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Imtiaz A. Chaudhry, Maher Al-Marwani, Ali Al-Naif, Osama Al-Sheikh, Farrukh A. Shamsi, Waleed A. Al-Rashed, Yonca O. Arat, Milton Boniuk; Periosteal Flap As A Posterior Lamella In The Reconstruction Of Large Eyelid Defects Following Tumor Resection Or Trauma. Invest. Ophthalmol. Vis. Sci. 2012;53(14):1025.
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Large full thickness eyelid defects following trauma or removal of a tumor can be challenging to repair. The use of a periosteal flap for the reconstruction of posterior lamellar eyelid defects was first described by Byron Smith in 1981. In cases of large full-thickness eyelid defects, reconstruction can be accomplished by elevation and rotation of a periosteal flap as a posterior lamella. Herein we evaluate the efficacy of periosteal flaps as a posterior lamella in the reconstruction of large eyelid defects created by removal of large eyelid tumors or following trauma.
Retrospective analysis of 28 patients having eyelid defects (>50%) following excision of large tumors or trauma requiring reconstruction by the use of periosteal flaps as a posterior lamella were studied for their efficacy. In cases of both upper and lower eyelid lateral canthal angle loss, periosteal flaps were crossed to form a sharp canthal angle and then sutured to the tarsal edges of the remaining eyelids to create posterior lamella. The anterior lamella of the eyelid was reconstructed by myocutaneous flaps obtained by different techniques. Outcomes assessed included contour of eyelid, eye closure, corneal protection and any complications.
Among the 28 patients (16 males, 12 females; average age 53.3 years, range 5 to 80 years), in 22 patients eyelid defects resulted after resection of basal cell carcinoma (15), sebaceous cell carcinoma (4), squamous cell carcinoma (3) or trauma (6). Sixteen patients had lateral eyelid defects either with or without lateral canthal area involvement, while 12 patients had medial eyelid defects. Postoperative eyelid contour and eye protection was acceptable in all patients. Other additional surgeries included tarsal conjunctival flaps in 7, entropion repair in 6, full thickness skin grafts in 5 and dacryocystorhinostomy in 2. Exposure keratopathy developed in 3 patients requiring further surgeries. After follow-up at 1 to 62 months, all reconstructed eyelids showed acceptable appearance with good function.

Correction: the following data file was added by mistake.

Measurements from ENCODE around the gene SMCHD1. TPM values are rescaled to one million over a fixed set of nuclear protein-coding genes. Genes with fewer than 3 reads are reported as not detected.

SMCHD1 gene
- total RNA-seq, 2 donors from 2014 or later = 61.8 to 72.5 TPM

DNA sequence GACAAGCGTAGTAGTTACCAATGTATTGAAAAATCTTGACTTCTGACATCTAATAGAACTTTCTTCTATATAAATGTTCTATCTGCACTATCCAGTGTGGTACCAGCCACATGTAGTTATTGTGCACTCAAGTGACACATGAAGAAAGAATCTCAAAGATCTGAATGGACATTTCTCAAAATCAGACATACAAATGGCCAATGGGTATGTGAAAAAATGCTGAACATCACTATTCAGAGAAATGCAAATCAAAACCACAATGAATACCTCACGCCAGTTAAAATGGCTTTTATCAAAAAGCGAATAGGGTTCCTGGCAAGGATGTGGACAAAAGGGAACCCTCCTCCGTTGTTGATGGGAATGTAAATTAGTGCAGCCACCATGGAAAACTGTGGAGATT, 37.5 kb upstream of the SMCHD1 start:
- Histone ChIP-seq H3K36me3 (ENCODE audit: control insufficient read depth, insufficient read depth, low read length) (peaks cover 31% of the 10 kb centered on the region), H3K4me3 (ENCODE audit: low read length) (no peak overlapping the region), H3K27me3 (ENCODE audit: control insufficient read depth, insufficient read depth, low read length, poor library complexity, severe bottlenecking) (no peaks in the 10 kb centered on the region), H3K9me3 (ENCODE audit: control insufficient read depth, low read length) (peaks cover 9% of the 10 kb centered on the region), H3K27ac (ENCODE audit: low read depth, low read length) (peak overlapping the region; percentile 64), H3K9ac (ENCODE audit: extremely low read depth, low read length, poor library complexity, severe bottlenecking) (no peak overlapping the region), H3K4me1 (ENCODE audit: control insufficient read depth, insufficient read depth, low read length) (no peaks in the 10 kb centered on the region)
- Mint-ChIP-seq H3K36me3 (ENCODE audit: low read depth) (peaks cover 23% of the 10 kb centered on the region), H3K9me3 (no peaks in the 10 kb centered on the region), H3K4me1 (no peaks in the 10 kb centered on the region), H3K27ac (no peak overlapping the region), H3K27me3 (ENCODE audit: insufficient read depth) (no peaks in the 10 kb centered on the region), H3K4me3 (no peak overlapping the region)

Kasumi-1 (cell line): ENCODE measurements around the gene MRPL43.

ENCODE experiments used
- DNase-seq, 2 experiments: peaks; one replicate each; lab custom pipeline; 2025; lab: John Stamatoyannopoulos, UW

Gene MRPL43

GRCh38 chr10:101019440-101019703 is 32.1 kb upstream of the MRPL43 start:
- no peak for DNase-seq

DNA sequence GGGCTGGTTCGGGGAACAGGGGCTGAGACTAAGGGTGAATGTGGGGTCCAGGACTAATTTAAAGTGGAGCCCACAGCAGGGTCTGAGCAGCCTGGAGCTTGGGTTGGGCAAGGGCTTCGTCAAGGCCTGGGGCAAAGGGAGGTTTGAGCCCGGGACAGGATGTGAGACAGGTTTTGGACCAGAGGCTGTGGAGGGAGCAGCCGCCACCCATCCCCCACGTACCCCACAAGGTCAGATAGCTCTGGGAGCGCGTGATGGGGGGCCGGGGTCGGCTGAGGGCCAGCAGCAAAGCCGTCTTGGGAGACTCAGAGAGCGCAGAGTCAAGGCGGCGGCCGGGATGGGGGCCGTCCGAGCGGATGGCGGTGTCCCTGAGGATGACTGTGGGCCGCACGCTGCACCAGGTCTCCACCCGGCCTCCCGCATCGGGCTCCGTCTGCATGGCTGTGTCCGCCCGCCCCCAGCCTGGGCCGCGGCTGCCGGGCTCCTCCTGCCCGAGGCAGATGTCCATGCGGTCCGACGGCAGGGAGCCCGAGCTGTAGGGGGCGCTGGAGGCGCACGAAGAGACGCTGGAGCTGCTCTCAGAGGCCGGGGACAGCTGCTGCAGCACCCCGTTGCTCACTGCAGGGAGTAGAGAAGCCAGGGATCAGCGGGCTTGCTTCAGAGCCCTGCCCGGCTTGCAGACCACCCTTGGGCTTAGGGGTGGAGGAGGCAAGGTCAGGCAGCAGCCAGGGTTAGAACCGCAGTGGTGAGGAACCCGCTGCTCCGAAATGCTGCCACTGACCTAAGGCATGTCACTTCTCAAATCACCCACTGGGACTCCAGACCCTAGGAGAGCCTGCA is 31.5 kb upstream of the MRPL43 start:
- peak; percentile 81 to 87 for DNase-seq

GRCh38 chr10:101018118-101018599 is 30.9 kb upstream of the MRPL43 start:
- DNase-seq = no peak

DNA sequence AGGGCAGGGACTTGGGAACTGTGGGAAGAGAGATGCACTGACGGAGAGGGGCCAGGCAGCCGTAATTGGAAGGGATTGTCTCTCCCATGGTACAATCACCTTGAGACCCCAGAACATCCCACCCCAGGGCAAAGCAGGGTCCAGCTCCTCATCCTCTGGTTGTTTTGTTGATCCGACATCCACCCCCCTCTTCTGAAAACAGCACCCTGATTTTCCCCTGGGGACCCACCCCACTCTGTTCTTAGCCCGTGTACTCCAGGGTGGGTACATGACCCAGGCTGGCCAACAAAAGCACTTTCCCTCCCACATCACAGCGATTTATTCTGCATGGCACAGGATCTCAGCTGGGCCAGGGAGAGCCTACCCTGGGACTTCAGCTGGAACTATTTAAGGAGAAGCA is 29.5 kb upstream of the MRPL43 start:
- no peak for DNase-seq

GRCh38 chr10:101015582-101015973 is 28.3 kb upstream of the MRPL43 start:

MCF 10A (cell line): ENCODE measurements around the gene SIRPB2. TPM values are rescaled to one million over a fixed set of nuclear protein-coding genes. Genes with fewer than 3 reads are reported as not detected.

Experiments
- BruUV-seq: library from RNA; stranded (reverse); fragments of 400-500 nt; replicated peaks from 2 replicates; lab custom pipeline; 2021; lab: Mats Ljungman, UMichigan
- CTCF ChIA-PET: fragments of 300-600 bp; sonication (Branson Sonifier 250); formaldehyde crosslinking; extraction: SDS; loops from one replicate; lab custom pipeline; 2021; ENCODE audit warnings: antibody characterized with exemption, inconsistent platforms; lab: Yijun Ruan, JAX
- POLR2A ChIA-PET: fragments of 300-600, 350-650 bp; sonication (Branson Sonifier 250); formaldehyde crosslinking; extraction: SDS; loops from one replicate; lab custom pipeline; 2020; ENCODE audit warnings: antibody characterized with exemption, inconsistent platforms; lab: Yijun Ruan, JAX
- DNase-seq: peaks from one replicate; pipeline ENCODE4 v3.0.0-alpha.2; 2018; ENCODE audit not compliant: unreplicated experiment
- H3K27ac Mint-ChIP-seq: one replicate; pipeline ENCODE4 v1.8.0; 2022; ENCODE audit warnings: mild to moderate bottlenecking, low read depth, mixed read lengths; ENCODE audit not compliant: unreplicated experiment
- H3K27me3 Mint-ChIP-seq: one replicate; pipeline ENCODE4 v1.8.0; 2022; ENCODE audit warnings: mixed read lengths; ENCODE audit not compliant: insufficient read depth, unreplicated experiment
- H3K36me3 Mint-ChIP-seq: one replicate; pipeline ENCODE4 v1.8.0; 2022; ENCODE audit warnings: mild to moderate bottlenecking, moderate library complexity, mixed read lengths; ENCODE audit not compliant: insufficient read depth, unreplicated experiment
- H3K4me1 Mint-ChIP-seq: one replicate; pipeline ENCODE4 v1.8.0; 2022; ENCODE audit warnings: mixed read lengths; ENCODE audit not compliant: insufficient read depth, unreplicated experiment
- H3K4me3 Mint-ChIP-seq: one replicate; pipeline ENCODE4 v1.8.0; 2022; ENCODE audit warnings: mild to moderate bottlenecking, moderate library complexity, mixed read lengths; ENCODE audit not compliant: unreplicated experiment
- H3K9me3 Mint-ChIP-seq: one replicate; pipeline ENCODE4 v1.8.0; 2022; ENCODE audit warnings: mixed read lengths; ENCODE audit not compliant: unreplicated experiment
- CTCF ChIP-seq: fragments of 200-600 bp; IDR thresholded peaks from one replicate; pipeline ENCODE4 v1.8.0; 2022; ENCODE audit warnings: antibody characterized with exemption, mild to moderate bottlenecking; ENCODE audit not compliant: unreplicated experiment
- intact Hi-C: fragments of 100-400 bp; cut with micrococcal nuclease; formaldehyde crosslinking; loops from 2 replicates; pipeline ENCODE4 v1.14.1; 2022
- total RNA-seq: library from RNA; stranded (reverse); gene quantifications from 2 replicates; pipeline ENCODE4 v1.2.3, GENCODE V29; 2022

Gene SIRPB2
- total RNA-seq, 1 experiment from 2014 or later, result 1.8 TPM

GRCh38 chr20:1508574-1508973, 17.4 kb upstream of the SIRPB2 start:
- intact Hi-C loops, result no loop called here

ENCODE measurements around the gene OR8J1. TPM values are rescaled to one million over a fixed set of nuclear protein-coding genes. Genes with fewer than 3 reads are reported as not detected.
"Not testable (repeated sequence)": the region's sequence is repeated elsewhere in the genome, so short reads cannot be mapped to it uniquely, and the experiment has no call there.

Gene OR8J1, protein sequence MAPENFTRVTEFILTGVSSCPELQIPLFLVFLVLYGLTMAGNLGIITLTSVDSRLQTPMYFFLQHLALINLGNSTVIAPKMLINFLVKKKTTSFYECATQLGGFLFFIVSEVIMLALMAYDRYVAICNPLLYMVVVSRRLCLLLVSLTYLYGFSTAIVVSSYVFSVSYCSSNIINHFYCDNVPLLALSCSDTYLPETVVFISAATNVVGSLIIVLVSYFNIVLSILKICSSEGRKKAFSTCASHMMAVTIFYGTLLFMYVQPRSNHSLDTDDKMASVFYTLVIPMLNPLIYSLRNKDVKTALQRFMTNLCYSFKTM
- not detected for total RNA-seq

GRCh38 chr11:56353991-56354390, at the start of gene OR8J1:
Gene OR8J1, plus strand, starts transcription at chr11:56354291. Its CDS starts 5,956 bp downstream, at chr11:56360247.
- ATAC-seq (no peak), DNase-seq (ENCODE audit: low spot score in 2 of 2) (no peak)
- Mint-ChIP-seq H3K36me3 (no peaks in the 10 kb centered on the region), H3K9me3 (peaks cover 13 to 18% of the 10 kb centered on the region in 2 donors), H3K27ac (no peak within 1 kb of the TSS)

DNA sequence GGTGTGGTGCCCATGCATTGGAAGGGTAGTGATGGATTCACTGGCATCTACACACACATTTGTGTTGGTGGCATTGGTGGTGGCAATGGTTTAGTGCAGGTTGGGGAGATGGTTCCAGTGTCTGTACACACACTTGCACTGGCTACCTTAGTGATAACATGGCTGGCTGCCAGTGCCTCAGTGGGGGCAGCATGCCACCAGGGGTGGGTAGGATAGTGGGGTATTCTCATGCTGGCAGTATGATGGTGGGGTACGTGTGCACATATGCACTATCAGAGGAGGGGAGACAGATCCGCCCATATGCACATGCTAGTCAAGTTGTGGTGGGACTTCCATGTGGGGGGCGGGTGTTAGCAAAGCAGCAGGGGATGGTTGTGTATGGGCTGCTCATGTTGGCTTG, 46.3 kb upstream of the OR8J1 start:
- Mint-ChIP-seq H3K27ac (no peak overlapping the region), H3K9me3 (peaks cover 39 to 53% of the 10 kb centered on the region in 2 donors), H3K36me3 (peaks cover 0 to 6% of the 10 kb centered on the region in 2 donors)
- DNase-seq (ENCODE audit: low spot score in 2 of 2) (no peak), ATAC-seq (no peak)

Periosteal flap as a posterior lamella in the reconstruction of large eyelid defects following tumor resection or trauma should be considered as a good alternate to other methods of posterior lamella reconstruction. The procedure has a relatively low morbidity and good anatomical success in achieving a natural eyelid contour.
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